Campus wards provide service opportunities


    Many universities build a chapel on campus for the occasional religious service. At BYU the entire campus becomes a chapel every week.

    Visitors to BYU are often astonished at what happens to the campus on Sundays. Lecture halls are transformed into chapels, labs become Sunday school classrooms, and thousands of students — dressed in their Sunday best — hurry across campus to attend one of approximately 200 student wards. There is nothing quite like campus wards and stakes; nor is any part of the BYU experience more critical than participation in student wards.

    But some students fail to get involved. They find reasons to stay on the sidelines of their campus wards. This is a big mistake.

    New students often feel detached from BYU and overwhelmed by its scale until they get fully involved with their campus ward. There, they find a community built on a scale that allows them to know and be known, to serve and be served. Commit yourself to becoming actively engaged in your student ward, and then keep your commitment religiously.

    You will find that your student ward provides unique opportunities for service and growth. In freshman wards, it is not uncommon for newly ordained young men to be asked to serve in an elder’s quorum presidency or to give priesthood blessings. Likewise, it’s typical for the same age woman to serve in a Relief Society presidency or to teach gospel doctrine classes.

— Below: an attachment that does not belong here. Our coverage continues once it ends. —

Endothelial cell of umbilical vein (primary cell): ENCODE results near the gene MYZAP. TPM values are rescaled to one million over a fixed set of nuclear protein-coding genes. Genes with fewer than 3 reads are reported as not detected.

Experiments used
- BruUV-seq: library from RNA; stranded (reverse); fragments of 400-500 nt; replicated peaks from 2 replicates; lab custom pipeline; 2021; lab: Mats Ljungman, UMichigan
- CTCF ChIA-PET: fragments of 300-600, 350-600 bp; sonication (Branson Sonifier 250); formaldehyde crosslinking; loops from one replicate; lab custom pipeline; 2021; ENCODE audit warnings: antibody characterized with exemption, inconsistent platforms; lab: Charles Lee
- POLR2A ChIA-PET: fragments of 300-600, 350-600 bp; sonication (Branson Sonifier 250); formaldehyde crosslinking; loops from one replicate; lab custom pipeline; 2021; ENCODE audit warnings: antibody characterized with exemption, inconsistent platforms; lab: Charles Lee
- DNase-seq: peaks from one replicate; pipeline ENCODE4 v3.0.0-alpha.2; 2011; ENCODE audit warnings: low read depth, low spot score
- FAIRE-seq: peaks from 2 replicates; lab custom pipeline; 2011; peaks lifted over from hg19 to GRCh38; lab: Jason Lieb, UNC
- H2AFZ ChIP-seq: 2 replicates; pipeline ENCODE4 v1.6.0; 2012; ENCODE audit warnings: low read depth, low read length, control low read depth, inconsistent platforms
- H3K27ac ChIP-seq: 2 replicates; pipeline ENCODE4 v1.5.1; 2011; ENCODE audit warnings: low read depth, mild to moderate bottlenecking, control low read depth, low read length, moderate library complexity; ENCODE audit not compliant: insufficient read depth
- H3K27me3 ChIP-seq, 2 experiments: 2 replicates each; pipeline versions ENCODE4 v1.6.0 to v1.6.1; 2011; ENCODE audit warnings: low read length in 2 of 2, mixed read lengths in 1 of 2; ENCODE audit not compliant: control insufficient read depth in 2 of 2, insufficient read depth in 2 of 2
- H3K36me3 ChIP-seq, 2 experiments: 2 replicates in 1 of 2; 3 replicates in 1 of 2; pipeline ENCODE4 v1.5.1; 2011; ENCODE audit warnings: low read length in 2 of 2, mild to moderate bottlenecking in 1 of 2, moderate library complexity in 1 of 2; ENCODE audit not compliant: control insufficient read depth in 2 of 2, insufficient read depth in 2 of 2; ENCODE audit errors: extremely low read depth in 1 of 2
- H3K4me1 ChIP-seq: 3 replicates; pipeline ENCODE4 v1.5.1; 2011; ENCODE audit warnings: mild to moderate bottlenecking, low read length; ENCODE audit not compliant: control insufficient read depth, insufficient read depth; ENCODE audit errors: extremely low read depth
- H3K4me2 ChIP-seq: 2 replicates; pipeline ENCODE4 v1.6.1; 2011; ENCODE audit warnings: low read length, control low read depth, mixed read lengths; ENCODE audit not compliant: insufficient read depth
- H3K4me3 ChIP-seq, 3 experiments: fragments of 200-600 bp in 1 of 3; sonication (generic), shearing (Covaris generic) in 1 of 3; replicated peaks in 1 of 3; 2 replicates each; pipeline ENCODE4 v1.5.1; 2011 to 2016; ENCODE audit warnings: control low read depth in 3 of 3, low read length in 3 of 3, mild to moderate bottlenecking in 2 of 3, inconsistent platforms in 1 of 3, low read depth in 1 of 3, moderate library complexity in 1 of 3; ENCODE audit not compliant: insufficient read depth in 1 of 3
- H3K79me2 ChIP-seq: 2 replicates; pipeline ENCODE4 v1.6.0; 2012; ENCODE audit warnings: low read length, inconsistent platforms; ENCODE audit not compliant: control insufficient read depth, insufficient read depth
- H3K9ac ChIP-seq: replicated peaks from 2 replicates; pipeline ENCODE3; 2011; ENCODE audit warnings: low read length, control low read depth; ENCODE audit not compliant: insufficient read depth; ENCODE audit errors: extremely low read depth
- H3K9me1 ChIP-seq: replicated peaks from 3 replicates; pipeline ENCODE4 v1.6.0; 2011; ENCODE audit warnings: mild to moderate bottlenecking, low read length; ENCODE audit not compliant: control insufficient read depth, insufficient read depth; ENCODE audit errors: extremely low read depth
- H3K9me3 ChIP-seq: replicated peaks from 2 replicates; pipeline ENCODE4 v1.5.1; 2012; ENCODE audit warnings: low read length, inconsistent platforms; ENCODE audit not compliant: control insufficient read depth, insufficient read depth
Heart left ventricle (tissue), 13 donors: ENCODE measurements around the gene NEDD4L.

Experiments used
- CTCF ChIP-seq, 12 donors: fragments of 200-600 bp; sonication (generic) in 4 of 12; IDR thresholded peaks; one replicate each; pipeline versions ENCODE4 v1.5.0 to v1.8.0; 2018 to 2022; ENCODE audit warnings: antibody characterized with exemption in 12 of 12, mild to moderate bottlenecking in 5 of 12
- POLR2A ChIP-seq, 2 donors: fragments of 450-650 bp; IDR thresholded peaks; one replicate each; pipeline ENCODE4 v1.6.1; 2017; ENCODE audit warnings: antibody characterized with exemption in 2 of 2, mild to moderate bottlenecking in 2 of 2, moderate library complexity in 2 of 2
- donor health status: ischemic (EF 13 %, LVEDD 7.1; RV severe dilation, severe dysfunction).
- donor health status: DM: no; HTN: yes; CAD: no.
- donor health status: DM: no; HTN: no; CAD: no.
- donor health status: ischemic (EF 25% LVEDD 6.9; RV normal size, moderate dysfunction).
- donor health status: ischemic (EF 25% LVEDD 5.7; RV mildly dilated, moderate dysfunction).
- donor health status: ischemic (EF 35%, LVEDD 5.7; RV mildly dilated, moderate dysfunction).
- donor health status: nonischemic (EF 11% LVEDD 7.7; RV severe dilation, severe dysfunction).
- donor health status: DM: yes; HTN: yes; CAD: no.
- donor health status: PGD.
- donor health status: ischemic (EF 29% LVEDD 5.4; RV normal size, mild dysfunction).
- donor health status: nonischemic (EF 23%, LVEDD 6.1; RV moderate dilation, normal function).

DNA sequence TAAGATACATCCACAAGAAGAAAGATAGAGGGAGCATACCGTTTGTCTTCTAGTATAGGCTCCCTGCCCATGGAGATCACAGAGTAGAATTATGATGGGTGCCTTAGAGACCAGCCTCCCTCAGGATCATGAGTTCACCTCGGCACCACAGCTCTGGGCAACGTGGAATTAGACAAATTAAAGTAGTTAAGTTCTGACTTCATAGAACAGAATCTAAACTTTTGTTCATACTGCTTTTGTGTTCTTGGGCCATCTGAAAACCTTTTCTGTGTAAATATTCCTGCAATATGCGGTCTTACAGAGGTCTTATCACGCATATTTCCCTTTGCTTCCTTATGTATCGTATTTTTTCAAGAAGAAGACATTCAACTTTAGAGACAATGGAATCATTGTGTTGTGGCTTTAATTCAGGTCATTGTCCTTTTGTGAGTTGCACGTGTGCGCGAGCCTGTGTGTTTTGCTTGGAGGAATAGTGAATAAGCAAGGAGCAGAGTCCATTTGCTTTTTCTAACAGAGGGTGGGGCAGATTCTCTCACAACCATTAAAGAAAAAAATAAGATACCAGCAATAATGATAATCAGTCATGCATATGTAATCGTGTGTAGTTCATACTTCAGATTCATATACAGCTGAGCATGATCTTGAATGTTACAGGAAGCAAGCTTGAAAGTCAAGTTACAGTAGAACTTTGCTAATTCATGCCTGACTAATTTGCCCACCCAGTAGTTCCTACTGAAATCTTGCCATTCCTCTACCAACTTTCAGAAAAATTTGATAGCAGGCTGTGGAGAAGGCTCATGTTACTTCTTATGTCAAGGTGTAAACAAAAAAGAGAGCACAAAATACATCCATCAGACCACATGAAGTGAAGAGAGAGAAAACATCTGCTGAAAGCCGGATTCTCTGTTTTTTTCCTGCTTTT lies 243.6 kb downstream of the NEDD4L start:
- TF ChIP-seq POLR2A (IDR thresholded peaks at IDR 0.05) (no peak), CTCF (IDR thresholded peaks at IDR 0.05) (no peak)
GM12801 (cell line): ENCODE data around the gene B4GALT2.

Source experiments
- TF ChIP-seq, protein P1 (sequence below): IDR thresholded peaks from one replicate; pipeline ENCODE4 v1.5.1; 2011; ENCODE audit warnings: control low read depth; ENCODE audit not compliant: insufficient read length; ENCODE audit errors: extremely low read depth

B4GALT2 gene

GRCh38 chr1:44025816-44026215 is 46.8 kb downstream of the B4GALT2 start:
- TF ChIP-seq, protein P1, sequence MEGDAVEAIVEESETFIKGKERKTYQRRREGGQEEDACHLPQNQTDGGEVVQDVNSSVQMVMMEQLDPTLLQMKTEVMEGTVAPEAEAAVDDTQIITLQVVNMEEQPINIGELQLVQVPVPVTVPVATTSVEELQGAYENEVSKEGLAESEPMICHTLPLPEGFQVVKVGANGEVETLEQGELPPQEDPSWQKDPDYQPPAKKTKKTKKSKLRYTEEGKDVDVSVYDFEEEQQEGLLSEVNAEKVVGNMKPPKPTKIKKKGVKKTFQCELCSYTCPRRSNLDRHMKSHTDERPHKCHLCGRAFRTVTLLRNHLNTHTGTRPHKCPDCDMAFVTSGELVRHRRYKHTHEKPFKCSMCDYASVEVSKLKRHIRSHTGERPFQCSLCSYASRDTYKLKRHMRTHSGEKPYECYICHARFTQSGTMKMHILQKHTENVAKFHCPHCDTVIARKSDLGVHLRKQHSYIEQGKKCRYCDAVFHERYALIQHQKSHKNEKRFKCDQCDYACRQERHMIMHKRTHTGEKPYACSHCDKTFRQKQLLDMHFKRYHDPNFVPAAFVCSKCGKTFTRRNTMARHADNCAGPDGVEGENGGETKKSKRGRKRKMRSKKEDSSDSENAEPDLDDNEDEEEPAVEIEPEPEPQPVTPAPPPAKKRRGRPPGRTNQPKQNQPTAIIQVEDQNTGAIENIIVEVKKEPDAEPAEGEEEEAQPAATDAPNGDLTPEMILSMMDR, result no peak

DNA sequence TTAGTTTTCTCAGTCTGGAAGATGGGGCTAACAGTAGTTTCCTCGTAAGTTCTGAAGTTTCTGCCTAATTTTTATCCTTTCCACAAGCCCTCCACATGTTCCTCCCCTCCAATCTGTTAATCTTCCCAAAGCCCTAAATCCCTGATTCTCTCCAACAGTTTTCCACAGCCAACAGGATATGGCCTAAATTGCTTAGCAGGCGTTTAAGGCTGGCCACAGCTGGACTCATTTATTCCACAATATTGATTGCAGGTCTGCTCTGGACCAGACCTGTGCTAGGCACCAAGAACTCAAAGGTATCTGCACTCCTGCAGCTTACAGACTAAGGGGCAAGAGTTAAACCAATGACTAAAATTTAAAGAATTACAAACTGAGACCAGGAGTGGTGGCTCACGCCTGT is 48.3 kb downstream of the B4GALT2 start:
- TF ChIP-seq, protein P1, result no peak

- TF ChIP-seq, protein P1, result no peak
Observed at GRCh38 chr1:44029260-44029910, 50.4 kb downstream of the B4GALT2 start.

Campus wards will engage you in activities, firesides and service projects; organize you into home evening groups; assign you to serve each other as home teachers and visiting teachers; and, most importantly, bring you together to partake of the sacrament and share testimonies.

    Central to all of these experiences is your campus bishop. Often your bishop has a more profound and lasting influence than any person you’ll meet during your freshman year. Get to know him quickly. He can help you in ways no one else can.

    Also, don’t miss the weekly campus Devotionals or the monthly Church Educational System firesides. These events are in the Marriott Center Tuesdays at 11 a.m. and fast Sundays at 7 p.m., respectively.

    These powerful gatherings provide regular opportunities to be taught by the general authorities of the church, including the prophet and other inspiring speakers.

    It’s sort of like having an hour of general conference each week. Make a habit of going. You will find that what you learn and feel at these meetings will influence you throughout your life.

    One of the chief aims of BYU is to provide a spiritually strengthening education. BYU takes this aspiration seriously. It shapes what happens on campus during the weekdays as well as Sundays.

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